The Ketchum City Council approved an almost $7,000 expenditure last month to underground cable conduits under River and Washington streets. The city will not, as discussed in previous years, create a public, high-speed Internet network—instead it is laying track in the hopes that an Internet provider will one day fill the conduit with fiber-optic infrastructure.
Utility providers Cox Communications and Idaho Power undergrounded utility lines on and around the future site of the Limelight Hotel last month, prompting the city to take advantage of the open trench.
“The city’s role is to facilitate installation of the infrastructure for future broadband,” Mayor Nina Jonas said in an interview. “That occurs through installing empty conduit with new construction, co-locating conduit when there is an open trench and making available the Ketchum Springs lines once they’re abandoned.”
The Ketchum Springs water line is old and leaking, the city’s Public Works Department said, which is why it created a water revenue bond for voters to consider last month to replace the aging system. The measure passed overwhelmingly.
The three policies mentioned by Jonas came out of a 2013 broadband study commissioned by the city for about $25,000 in March 2013. Miami-based firm Magellan Advisors worked with a city-appointed Broadband Strategic Planning Committee to come up with a plan.
Traditional broadband services differ from fiber-optic broadband services in that they are subject to “shared utilization,” according to the 2013 report.
Users are subject to varying speeds and performances, as the system’s bandwidth is shared between all users on the system. Performance and speed are weakened when too many users attempt to access the Internet. Fiber-optic users, on the other hand, enjoy a direct connection between the service provider’s facility and their computer. Performance and speed is guaranteed, since they are not sharing bandwidth with other users
Guy Cherp, vice president of operations for Cox Communications, was part of the strategic planning committee. He said the group concluded that the city should not become a public Internet provider, as the cost would be exorbitant and high bandwidth is not needed by most Wood River Valley businesses. Those who desire it, he said, can pay for private installation—and several local businesses do.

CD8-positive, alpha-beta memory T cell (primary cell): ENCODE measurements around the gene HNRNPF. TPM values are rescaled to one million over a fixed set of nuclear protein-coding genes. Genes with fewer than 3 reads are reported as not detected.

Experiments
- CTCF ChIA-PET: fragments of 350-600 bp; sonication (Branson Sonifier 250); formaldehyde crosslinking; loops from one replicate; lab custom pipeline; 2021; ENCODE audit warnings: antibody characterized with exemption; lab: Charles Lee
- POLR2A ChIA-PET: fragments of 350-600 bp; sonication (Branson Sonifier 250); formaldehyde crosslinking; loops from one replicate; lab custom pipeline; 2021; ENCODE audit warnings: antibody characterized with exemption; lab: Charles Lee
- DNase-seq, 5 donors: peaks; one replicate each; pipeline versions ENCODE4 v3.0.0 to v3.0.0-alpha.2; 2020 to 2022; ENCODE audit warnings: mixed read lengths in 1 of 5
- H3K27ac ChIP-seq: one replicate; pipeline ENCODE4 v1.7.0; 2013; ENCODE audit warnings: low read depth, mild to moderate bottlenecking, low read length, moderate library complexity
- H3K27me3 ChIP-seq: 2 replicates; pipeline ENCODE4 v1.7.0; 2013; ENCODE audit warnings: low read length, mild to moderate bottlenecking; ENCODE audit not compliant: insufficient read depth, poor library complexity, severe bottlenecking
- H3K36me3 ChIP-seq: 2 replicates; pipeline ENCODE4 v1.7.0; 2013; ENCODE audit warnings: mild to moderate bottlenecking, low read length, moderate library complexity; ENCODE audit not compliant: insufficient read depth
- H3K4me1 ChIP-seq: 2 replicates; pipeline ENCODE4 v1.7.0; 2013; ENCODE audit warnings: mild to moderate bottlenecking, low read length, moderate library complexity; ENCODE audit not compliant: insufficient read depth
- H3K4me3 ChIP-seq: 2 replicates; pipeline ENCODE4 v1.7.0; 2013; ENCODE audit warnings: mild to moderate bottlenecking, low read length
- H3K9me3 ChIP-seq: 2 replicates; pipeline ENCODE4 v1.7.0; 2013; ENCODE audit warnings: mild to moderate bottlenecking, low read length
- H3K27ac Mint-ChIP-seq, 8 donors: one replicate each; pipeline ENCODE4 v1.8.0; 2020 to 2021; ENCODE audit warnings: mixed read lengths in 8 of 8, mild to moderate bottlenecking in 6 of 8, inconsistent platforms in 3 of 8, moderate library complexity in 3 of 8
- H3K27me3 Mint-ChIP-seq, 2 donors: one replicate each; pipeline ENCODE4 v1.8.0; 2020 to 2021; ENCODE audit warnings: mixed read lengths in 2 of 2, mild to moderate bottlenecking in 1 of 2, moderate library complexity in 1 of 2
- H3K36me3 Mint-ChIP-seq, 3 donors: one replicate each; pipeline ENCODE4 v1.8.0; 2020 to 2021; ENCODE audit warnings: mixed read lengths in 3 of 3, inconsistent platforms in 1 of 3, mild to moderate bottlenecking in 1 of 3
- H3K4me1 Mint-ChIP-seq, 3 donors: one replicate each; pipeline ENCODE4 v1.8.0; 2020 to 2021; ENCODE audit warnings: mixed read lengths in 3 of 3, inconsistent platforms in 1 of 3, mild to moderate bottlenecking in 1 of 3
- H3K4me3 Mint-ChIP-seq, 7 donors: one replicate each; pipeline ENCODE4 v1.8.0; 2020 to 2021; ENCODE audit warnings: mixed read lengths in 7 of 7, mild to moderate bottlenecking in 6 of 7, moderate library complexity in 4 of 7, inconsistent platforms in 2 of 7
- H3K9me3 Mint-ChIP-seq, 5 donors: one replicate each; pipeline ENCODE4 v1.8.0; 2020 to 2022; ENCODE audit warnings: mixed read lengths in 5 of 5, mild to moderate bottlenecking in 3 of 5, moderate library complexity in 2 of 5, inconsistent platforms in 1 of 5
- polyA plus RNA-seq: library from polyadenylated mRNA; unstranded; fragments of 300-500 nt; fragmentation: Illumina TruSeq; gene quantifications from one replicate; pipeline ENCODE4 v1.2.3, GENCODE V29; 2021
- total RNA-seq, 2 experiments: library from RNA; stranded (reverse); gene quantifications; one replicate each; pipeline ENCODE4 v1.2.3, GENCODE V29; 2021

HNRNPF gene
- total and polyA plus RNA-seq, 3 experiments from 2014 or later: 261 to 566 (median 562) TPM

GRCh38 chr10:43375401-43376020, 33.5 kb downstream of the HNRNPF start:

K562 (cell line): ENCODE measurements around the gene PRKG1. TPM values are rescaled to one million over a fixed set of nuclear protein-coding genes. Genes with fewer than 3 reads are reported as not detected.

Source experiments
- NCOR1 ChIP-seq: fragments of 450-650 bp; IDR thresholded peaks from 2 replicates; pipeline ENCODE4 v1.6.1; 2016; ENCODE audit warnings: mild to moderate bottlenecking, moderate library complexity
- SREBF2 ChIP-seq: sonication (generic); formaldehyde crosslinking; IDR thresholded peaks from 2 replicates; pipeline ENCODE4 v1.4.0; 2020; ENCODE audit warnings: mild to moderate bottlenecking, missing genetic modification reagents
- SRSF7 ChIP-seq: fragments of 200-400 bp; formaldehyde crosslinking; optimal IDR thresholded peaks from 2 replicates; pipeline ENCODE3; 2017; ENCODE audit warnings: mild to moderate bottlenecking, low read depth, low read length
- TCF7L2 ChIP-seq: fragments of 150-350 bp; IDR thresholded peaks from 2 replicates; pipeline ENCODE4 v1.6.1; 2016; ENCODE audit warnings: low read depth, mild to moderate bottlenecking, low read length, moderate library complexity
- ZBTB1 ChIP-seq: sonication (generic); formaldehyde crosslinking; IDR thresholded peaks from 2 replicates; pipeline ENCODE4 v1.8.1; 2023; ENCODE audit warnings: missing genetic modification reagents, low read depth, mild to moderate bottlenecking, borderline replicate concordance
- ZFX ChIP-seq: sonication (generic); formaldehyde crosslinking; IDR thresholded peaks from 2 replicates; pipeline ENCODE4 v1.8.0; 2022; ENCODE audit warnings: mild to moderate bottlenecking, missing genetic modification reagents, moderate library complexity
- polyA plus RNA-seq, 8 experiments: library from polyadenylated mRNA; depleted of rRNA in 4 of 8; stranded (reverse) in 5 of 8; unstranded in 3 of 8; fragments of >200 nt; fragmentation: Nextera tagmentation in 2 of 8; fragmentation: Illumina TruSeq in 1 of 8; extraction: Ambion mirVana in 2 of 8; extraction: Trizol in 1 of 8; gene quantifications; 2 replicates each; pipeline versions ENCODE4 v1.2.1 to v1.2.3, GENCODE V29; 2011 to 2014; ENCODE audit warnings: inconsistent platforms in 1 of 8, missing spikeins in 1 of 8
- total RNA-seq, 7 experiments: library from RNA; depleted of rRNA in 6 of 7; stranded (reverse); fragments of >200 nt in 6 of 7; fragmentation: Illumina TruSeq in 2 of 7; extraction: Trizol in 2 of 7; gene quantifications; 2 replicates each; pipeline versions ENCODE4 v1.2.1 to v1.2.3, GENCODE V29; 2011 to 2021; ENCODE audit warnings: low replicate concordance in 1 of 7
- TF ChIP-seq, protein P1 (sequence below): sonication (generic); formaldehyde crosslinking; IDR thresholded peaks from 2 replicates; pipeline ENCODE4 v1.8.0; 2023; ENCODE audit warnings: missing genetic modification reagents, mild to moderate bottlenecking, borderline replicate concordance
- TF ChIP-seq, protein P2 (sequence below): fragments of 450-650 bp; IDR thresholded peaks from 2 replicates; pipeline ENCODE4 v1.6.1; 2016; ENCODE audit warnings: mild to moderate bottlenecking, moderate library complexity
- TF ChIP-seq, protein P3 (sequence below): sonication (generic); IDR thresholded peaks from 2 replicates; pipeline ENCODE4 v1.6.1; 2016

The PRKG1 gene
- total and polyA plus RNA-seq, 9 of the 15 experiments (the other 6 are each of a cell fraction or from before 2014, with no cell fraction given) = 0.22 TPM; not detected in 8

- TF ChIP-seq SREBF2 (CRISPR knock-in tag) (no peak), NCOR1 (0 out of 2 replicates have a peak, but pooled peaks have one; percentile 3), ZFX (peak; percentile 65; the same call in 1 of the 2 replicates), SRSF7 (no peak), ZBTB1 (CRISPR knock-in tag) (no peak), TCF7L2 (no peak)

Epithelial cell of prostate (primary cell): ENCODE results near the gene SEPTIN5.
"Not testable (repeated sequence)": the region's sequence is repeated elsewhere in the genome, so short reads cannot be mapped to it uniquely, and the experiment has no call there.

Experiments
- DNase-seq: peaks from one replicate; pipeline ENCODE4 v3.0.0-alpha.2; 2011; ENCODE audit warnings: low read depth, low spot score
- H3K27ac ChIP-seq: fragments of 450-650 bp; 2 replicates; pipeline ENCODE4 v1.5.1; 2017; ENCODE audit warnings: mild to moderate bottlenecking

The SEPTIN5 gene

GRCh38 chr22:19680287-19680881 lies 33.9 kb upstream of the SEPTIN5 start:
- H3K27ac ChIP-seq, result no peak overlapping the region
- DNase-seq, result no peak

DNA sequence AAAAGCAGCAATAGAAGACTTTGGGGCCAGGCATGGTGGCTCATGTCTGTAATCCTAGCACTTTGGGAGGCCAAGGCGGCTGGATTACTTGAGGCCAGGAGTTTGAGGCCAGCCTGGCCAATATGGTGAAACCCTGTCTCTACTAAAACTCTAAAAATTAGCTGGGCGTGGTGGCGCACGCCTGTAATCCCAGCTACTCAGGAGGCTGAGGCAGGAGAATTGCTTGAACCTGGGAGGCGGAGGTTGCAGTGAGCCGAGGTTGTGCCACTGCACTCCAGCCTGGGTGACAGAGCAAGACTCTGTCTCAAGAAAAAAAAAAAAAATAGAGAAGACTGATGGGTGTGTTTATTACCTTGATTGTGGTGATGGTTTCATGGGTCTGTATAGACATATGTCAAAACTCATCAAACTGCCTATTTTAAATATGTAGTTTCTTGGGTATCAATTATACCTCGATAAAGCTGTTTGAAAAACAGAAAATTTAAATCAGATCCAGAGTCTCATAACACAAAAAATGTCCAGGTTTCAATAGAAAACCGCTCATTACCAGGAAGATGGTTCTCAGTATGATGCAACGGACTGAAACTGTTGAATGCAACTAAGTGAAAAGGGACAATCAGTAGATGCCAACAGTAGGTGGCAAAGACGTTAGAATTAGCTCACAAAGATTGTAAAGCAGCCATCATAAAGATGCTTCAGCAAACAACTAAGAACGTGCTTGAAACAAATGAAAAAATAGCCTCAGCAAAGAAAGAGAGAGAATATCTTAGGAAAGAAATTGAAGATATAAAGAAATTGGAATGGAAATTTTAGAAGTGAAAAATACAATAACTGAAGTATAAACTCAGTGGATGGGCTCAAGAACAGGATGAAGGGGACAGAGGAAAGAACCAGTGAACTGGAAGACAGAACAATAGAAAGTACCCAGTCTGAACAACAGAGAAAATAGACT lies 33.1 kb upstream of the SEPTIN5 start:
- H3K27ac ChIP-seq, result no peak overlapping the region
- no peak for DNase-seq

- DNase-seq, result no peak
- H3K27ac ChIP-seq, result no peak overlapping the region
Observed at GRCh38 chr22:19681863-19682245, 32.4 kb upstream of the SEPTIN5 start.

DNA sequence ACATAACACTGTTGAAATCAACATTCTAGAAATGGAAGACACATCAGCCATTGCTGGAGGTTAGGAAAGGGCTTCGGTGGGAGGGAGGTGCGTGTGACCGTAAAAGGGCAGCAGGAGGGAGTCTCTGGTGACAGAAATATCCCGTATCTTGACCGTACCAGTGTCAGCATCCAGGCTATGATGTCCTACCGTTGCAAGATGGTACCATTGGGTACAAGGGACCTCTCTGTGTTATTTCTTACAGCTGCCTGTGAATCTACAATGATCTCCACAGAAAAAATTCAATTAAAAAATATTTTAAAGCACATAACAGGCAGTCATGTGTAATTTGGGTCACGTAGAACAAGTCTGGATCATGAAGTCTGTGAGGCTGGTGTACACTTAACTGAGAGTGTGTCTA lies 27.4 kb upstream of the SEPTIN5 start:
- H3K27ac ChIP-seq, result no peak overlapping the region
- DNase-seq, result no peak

Ketchum’s Internet service is as good as it is anywhere, Cherp said—speaking to the 2013 Magellan report, which stated that traditional broadband users complained of inconsistent speed and reliability, as well as slower service during peak Internet times.
“The notion that Ketchum is lagging behind, we don’t see that,” he said.
George Golleher, owner of Bigwood Bread Café, chose to install fiber-optic cables under his second Bigwood Bread restaurant in the light industrial district when it was constructed last year, using Cox Communications as his provider.
“It’s the wave of the future, I’d be crazy not to do it,” he said. “I’d rather do it now than retrofit it later.”
Former Mayor Randy Hall told the Idaho Mountain Express in June 2013 that the city “has no intention of owning any of that infrastructure.”
According to the 2013 Magellan plan, the cost of undergrounding fiber in Ketchum per mile was four times the national average. Reasons for the high prices were mountainous terrain, a short construction season and an abundance of rock.
The consultants concluded in their 2013 report that the city should consider a public-private partnership with local service providers to develop better broadband services through short and long-term objectives.
The Magellan advisors had asked for a second, follow-up study, but “there was not consensus to move forward on that,” Jonas said.
“At some point in the future, the city may initiate a competitive process to solicit proposals from providers who want to use the soon-to-be abandoned Ketchum Springs infrastructure,” she said. “It’s the role of each business to decide their own broadband needs.”